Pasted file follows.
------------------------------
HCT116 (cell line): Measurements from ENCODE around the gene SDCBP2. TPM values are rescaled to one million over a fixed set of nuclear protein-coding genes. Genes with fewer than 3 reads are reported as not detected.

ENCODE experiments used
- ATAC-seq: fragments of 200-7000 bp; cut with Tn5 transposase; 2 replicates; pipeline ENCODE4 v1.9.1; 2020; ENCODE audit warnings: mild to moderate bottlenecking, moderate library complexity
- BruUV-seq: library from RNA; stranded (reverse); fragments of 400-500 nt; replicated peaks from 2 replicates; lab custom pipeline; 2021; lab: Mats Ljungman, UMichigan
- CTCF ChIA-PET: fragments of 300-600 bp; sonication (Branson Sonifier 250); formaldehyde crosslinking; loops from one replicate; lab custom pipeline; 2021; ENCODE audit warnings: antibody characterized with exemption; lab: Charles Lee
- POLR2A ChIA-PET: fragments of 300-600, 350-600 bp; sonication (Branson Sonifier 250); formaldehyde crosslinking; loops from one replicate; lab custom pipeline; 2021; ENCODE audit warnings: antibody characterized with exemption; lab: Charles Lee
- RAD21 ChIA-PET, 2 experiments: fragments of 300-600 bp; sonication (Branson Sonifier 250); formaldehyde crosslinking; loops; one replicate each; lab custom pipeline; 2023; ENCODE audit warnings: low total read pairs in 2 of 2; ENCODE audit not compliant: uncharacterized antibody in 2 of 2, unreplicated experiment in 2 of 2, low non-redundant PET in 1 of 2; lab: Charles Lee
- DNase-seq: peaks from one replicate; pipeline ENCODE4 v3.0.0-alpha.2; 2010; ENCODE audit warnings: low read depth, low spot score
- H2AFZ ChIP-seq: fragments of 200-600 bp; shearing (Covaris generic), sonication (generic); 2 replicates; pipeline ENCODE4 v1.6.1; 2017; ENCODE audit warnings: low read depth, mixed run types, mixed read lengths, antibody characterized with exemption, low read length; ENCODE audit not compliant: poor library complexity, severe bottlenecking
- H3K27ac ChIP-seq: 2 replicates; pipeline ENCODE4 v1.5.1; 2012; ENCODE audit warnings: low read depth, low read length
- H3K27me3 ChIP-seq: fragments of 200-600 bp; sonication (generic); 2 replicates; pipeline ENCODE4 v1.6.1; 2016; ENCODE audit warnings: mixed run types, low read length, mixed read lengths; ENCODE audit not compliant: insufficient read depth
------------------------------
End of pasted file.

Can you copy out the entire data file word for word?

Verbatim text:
HCT116 (cell line): Measurements from ENCODE around the gene SDCBP2. TPM values are rescaled to one million over a fixed set of nuclear protein-coding genes. Genes with fewer than 3 reads are reported as not detected.

ENCODE experiments used
- ATAC-seq: fragments of 200-7000 bp; cut with Tn5 transposase; 2 replicates; pipeline ENCODE4 v1.9.1; 2020; ENCODE audit warnings: mild to moderate bottlenecking, moderate library complexity
- BruUV-seq: library from RNA; stranded (reverse); fragments of 400-500 nt; replicated peaks from 2 replicates; lab custom pipeline; 2021; lab: Mats Ljungman, UMichigan
- CTCF ChIA-PET: fragments of 300-600 bp; sonication (Branson Sonifier 250); formaldehyde crosslinking; loops from one replicate; lab custom pipeline; 2021; ENCODE audit warnings: antibody characterized with exemption; lab: Charles Lee
- POLR2A ChIA-PET: fragments of 300-600, 350-600 bp; sonication (Branson Sonifier 250); formaldehyde crosslinking; loops from one replicate; lab custom pipeline; 2021; ENCODE audit warnings: antibody characterized with exemption; lab: Charles Lee
- RAD21 ChIA-PET, 2 experiments: fragments of 300-600 bp; sonication (Branson Sonifier 250); formaldehyde crosslinking; loops; one replicate each; lab custom pipeline; 2023; ENCODE audit warnings: low total read pairs in 2 of 2; ENCODE audit not compliant: uncharacterized antibody in 2 of 2, unreplicated experiment in 2 of 2, low non-redundant PET in 1 of 2; lab: Charles Lee
- DNase-seq: peaks from one replicate; pipeline ENCODE4 v3.0.0-alpha.2; 2010; ENCODE audit warnings: low read depth, low spot score
- H2AFZ ChIP-seq: fragments of 200-600 bp; shearing (Covaris generic), sonication (generic); 2 replicates; pipeline ENCODE4 v1.6.1; 2017; ENCODE audit warnings: low read depth, mixed run types, mixed read lengths, antibody characterized with exemption, low read length; ENCODE audit not compliant: poor library complexity, severe bottlenecking
- H3K27ac ChIP-seq: 2 replicates; pipeline ENCODE4 v1.5.1; 2012; ENCODE audit warnings: low read depth, low read length
- H3K27me3 ChIP-seq: fragments of 200-600 bp; sonication (generic); 2 replicates; pipeline ENCODE4 v1.6.1; 2016; ENCODE audit warnings: mixed run types, low read length, mixed read lengths; ENCODE audit not compliant: insufficient read depth